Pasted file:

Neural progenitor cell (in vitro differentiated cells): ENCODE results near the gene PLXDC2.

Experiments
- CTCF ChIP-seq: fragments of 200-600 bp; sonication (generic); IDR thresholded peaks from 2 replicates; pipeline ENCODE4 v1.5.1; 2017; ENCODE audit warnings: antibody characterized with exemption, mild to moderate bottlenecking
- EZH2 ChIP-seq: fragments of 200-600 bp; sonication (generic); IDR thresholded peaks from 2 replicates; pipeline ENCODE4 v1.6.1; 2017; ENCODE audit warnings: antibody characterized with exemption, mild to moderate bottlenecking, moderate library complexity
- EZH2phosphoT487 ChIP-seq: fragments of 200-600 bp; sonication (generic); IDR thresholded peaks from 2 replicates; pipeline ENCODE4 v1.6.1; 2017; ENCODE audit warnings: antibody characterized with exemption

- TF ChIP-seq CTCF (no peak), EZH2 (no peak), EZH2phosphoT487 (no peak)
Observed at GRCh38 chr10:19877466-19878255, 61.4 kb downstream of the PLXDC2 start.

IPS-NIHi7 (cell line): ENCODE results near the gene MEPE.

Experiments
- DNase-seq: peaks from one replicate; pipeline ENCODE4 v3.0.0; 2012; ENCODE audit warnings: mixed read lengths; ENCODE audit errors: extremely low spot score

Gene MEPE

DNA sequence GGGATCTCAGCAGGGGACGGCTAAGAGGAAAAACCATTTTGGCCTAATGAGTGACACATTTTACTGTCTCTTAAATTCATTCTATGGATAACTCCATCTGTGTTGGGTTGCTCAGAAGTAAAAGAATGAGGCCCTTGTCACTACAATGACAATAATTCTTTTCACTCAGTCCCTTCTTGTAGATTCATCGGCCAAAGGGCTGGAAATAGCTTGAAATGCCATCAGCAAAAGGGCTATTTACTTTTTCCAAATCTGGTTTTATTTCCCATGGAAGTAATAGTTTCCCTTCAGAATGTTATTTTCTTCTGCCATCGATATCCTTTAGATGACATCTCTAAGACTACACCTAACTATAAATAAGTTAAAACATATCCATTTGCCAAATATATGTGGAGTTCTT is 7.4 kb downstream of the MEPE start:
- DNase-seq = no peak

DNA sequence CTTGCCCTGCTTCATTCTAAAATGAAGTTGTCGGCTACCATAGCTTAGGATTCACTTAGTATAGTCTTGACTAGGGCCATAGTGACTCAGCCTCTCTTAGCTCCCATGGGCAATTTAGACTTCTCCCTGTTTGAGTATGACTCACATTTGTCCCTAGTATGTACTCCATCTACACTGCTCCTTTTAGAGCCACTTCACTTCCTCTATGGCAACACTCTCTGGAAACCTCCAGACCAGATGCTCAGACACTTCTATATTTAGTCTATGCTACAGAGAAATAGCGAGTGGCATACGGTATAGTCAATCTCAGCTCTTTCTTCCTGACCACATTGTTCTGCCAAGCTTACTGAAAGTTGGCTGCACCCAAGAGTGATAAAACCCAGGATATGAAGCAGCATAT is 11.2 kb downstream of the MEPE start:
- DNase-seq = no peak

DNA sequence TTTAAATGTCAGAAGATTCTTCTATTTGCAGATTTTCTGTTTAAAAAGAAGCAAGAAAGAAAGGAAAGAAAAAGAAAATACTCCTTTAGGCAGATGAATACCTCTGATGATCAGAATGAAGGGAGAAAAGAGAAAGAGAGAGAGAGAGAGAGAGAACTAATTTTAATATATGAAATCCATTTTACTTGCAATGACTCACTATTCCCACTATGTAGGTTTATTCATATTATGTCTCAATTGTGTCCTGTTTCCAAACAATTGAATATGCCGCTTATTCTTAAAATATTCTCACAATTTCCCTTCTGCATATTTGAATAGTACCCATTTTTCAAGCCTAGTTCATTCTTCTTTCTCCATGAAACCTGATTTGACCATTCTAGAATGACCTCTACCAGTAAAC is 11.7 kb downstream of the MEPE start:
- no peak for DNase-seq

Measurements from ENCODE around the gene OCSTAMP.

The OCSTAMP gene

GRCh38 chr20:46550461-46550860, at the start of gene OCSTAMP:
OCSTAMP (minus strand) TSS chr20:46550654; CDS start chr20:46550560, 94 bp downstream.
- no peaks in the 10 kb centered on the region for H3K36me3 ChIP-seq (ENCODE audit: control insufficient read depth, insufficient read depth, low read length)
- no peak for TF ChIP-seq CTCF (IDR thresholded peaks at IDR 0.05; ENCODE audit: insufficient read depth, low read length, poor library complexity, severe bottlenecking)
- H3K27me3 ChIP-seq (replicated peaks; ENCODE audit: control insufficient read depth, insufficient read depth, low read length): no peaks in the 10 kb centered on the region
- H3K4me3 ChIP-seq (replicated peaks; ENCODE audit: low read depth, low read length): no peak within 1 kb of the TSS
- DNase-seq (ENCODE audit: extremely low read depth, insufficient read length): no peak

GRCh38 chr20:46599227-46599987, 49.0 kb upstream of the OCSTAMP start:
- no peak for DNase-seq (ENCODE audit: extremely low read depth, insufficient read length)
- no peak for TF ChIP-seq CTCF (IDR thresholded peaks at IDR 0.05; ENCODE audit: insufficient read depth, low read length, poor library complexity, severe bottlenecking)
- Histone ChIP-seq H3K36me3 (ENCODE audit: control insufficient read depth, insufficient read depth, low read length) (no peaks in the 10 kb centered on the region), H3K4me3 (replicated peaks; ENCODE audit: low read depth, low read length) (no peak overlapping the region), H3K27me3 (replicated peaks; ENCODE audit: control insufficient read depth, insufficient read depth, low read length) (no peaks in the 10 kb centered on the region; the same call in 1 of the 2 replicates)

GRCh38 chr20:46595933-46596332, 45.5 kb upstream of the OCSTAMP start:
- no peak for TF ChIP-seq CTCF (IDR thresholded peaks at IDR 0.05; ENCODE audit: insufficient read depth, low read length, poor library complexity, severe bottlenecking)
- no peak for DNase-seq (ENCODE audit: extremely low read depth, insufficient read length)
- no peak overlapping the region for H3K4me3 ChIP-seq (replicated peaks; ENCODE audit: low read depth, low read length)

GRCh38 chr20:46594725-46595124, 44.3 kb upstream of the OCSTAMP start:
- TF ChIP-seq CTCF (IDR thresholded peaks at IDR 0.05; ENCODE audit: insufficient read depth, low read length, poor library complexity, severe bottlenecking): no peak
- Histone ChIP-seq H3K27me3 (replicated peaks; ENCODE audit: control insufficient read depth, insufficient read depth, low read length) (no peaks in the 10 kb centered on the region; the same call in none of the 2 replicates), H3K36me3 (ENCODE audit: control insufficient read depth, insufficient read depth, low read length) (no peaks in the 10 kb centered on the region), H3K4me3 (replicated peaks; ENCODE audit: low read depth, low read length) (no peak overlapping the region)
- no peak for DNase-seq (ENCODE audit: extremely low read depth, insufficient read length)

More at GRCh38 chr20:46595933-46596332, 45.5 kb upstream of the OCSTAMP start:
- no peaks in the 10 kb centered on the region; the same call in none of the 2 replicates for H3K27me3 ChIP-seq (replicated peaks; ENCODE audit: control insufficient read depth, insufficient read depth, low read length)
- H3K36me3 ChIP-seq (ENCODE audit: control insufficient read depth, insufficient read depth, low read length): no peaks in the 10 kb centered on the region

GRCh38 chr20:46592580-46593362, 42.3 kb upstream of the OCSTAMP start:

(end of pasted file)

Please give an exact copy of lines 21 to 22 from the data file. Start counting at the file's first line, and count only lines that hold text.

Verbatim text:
OCSTAMP (minus strand) TSS chr20:46550654; CDS start chr20:46550560, 94 bp downstream.
- no peaks in the 10 kb centered on the region for H3K36me3 ChIP-seq (ENCODE audit: control insufficient read depth, insufficient read depth, low read length)